what to do when time out doesnt work

Be thoughtful about your reaction as a parent.

If your child acts out, slow down, count to 10 and be thoughtful about what you’re doing, Sara advises. She suggests asking yourself—before taking action—if your reaction will make it more or less likely your child will repeat the behavior again. In the end, your action might not be perfect, “but if you’re thoughtful about it, you’re going to do it in a good way that’s going to be positive.”

Dr. Pete says doing a time-out for the sake of doing a time-out, for example, is “not likely to be nearly as effective” as being thoughtful in your actions. He says the entire process can happen within a matter of seconds, once parents get into the habit.

Look to time-ins more than time-outs.

While a time-out isolates your child for a certain period as punishment for bad behavior, a time-in gives parents and children the opportunity to share quality time and a positive experience.

According to Sara, how the two work together is “really crucial.” She says the positive relationship you cultivate with your child during a time-in “gives you a favorable advantage” when working with other strategies, like a time-out.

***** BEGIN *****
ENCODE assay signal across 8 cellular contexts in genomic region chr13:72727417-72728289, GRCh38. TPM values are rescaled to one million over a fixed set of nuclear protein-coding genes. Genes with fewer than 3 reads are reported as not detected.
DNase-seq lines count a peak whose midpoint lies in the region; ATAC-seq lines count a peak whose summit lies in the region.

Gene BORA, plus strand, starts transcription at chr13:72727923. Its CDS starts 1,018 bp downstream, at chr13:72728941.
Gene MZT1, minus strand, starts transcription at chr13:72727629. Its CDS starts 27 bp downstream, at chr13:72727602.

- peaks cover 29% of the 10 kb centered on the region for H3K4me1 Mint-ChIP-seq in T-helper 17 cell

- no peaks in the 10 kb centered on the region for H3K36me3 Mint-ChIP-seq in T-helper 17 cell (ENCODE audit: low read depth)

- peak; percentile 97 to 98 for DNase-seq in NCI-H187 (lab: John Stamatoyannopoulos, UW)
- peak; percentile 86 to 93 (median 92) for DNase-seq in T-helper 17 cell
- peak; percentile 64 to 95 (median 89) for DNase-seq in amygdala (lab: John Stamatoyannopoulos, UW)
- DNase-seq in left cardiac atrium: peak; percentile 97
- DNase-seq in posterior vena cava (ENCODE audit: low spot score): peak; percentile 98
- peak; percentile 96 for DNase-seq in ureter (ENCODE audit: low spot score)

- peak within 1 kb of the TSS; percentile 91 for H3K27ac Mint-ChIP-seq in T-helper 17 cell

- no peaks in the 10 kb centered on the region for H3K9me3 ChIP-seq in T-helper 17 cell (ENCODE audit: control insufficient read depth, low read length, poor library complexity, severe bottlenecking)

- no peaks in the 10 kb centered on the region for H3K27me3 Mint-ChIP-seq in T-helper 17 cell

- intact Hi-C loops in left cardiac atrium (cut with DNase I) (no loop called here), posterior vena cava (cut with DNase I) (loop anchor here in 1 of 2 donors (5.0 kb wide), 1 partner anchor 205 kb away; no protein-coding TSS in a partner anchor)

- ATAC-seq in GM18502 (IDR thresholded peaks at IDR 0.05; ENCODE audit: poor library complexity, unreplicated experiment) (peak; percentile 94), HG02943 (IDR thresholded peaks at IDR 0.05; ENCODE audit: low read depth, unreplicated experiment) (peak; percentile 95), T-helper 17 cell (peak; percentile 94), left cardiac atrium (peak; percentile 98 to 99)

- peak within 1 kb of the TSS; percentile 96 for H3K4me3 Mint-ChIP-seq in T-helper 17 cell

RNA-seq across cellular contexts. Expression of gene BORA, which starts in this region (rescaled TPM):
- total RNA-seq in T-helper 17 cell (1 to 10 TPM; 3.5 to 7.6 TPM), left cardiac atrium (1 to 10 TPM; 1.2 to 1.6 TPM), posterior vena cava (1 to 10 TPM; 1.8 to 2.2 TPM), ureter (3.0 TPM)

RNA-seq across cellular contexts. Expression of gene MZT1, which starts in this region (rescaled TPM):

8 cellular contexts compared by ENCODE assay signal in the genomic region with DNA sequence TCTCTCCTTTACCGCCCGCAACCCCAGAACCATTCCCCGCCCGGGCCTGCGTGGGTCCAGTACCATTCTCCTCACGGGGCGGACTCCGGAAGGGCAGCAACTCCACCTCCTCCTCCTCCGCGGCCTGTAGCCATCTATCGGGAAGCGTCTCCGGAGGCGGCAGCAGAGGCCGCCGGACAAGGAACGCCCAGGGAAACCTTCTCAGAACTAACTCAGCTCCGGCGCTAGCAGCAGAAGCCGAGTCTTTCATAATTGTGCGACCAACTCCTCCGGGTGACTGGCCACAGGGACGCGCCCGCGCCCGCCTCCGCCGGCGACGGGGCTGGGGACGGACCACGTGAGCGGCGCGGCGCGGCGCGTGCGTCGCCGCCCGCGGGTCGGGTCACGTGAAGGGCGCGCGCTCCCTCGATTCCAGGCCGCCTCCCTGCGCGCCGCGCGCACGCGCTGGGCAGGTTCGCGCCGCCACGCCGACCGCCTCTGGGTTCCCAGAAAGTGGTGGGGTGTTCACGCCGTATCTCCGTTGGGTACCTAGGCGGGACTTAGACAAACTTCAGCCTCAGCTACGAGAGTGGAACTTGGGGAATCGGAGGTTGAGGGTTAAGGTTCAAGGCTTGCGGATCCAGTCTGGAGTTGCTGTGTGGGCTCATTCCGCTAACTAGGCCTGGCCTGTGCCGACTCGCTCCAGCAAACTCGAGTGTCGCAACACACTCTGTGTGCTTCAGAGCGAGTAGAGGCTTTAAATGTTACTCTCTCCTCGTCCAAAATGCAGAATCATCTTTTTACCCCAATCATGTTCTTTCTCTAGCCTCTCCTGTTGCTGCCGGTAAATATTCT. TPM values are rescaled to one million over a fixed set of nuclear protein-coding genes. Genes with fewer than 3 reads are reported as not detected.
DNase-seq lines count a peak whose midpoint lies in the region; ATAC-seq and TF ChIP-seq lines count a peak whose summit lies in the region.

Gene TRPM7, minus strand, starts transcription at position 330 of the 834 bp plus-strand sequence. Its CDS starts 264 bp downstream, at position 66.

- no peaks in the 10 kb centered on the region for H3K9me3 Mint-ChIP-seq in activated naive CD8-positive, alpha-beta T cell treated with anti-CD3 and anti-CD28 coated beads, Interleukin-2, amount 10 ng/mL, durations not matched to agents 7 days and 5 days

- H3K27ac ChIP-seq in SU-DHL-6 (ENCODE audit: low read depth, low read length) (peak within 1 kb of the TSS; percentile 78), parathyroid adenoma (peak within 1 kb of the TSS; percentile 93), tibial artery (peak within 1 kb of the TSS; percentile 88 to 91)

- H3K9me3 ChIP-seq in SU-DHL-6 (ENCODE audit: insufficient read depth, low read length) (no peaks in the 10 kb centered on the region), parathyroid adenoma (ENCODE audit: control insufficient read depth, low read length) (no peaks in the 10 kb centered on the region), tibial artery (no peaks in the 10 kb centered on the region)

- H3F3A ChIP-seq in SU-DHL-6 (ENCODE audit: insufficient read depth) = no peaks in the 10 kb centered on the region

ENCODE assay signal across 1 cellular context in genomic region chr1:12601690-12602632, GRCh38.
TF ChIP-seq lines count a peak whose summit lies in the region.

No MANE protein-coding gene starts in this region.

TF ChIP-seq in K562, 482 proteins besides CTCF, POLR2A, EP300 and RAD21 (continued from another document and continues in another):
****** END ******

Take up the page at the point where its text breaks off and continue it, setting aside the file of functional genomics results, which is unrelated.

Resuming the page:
“Your child will react more positively to your directions and reinforcements, will feel comfortable opening up his or her feelings to you, and will feel safe and secure in the parent-child relationship,” Sara says.

Save yelling for emergencies.

Studies have reported that yelling at kids increases their symptoms of depression and problems with behavior. However, Sara believes yelling has its place in parenting, such as in emergencies. It should be used to say, “stop what you’re doing right now,” in situations impacting your child’s safety, such as playing too close to the road.

To make sure yelling doesn’t lose its effect, Sara tells parents who have a tendency to yell to “change the times you use it and try to reserve it for only those exacerbating circumstances where you really need it.” And for non-emergency situations when you may want to yell, she suggests lowering your voice and speaking very slowly to your child instead.